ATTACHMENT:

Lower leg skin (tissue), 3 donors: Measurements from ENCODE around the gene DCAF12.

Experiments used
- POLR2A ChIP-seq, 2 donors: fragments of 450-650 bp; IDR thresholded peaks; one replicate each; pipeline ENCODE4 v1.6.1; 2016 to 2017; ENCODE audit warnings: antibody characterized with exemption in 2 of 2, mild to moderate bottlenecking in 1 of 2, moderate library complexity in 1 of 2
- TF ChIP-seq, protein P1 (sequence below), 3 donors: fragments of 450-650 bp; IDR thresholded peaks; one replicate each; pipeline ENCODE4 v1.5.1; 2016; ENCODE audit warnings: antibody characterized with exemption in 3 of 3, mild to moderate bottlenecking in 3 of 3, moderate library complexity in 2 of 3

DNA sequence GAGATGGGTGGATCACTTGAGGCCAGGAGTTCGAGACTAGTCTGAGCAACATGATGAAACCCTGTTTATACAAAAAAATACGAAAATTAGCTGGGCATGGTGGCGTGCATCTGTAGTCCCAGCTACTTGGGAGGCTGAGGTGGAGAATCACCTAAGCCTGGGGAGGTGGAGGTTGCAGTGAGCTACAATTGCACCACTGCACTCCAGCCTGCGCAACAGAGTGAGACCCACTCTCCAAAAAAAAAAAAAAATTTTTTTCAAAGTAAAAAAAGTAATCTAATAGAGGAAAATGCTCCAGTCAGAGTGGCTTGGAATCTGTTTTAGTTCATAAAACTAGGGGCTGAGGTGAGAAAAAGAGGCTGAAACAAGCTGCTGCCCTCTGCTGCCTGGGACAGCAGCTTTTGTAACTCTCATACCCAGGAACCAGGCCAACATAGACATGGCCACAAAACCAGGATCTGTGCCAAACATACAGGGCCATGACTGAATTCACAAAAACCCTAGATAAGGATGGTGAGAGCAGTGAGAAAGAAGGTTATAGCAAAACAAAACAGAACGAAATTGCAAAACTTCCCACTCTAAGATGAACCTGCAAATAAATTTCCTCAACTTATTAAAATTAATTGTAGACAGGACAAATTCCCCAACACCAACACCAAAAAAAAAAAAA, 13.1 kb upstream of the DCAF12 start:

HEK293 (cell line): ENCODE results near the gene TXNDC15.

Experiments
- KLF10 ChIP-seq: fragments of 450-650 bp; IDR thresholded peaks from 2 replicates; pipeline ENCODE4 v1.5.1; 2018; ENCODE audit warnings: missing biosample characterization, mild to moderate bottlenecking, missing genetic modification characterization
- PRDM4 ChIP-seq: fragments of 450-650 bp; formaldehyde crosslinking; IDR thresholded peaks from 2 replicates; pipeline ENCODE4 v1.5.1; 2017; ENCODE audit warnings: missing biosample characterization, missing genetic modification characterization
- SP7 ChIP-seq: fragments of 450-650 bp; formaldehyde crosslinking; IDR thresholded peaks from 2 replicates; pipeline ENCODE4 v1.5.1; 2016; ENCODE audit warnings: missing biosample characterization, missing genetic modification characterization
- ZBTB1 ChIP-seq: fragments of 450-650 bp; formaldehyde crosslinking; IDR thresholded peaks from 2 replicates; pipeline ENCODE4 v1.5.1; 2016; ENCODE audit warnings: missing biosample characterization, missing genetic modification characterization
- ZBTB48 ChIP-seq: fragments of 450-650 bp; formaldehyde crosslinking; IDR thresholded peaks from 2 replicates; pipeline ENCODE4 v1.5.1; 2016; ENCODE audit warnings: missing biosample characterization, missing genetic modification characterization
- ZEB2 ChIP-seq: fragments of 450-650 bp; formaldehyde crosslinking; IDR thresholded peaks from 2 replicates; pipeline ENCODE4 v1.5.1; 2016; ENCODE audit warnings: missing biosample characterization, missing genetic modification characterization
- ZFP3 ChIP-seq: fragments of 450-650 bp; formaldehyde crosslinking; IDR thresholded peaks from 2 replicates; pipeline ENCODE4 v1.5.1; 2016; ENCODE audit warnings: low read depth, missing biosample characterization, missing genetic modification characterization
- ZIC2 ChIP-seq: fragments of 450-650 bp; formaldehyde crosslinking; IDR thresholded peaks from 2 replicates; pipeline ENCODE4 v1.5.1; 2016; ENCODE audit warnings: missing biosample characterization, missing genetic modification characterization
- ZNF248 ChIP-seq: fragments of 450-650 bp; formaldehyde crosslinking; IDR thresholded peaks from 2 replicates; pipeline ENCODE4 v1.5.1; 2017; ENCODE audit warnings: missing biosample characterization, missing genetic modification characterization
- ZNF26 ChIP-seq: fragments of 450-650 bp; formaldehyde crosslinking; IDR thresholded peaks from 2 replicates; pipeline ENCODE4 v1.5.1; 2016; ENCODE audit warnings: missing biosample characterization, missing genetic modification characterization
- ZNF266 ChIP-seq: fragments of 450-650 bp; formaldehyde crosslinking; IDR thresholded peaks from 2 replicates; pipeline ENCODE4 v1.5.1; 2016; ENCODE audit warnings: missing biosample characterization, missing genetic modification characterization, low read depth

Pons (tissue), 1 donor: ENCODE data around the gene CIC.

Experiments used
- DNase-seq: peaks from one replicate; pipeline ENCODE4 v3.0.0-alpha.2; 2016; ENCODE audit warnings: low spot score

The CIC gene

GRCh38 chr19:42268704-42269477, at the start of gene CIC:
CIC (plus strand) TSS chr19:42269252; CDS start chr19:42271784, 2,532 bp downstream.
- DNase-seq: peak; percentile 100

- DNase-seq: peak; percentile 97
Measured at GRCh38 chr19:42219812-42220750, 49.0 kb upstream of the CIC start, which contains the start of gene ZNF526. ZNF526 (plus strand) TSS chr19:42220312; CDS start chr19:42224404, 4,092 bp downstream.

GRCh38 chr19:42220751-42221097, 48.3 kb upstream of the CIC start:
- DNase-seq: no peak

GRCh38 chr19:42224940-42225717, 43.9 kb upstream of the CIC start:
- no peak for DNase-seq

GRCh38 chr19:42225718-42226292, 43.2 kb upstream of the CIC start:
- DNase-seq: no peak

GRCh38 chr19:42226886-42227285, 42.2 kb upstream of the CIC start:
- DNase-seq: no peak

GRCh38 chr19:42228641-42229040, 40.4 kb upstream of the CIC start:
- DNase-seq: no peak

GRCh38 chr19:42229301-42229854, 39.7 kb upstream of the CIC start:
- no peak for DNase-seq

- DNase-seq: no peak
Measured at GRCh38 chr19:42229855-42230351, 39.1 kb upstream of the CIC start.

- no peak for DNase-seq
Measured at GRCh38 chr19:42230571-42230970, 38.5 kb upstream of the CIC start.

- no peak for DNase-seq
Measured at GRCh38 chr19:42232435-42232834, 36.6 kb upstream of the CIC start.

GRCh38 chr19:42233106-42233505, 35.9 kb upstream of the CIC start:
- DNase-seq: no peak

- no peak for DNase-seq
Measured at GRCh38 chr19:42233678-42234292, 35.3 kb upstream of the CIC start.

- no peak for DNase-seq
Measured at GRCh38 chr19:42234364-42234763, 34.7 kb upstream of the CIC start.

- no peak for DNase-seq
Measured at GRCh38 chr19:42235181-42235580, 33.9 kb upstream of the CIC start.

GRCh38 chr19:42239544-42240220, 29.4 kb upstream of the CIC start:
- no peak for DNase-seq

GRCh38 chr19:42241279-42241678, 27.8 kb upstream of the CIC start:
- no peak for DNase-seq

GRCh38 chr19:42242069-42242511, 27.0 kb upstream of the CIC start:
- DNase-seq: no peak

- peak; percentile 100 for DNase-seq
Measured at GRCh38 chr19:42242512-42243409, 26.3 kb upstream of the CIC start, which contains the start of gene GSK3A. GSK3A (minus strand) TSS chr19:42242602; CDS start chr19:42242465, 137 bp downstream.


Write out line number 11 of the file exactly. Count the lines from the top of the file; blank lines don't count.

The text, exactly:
- ZBTB1 ChIP-seq: fragments of 450-650 bp; formaldehyde crosslinking; IDR thresholded peaks from 2 replicates; pipeline ENCODE4 v1.5.1; 2016; ENCODE audit warnings: missing biosample characterization, missing genetic modification characterization